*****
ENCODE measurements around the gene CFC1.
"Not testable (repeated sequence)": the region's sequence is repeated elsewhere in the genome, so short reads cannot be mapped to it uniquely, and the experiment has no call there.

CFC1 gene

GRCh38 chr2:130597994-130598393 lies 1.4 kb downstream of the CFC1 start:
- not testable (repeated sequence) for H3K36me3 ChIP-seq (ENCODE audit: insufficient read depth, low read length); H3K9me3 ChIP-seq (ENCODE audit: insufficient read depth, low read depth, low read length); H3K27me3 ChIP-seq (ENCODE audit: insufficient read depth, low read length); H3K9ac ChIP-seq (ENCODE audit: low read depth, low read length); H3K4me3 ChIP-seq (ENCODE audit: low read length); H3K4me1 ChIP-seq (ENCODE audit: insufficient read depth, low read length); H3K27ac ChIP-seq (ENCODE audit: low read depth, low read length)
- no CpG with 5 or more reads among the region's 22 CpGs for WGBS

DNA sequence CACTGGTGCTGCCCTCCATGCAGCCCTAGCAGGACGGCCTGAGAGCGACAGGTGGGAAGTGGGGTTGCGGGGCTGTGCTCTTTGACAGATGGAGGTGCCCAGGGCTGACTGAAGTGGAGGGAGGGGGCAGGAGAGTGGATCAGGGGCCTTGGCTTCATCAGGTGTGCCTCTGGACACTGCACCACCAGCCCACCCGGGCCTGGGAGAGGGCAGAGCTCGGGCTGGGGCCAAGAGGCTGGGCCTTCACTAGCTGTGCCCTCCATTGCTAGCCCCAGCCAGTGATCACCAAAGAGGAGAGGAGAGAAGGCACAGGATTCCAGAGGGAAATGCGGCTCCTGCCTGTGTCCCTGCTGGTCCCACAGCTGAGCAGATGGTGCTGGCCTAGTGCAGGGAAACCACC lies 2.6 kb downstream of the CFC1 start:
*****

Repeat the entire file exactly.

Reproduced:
ENCODE measurements around the gene CFC1.
"Not testable (repeated sequence)": the region's sequence is repeated elsewhere in the genome, so short reads cannot be mapped to it uniquely, and the experiment has no call there.

CFC1 gene

GRCh38 chr2:130597994-130598393 lies 1.4 kb downstream of the CFC1 start:
- not testable (repeated sequence) for H3K36me3 ChIP-seq (ENCODE audit: insufficient read depth, low read length); H3K9me3 ChIP-seq (ENCODE audit: insufficient read depth, low read depth, low read length); H3K27me3 ChIP-seq (ENCODE audit: insufficient read depth, low read length); H3K9ac ChIP-seq (ENCODE audit: low read depth, low read length); H3K4me3 ChIP-seq (ENCODE audit: low read length); H3K4me1 ChIP-seq (ENCODE audit: insufficient read depth, low read length); H3K27ac ChIP-seq (ENCODE audit: low read depth, low read length)
- no CpG with 5 or more reads among the region's 22 CpGs for WGBS

DNA sequence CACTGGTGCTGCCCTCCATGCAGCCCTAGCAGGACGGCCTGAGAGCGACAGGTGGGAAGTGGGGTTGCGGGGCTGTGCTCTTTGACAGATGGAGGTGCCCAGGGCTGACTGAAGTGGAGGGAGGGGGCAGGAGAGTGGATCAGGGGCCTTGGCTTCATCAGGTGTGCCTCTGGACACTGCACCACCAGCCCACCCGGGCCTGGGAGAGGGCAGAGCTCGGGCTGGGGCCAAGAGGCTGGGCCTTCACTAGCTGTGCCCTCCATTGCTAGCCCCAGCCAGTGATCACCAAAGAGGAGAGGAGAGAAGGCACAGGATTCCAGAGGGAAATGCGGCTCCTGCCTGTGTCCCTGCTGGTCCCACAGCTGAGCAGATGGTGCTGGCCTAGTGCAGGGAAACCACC lies 2.6 kb downstream of the CFC1 start: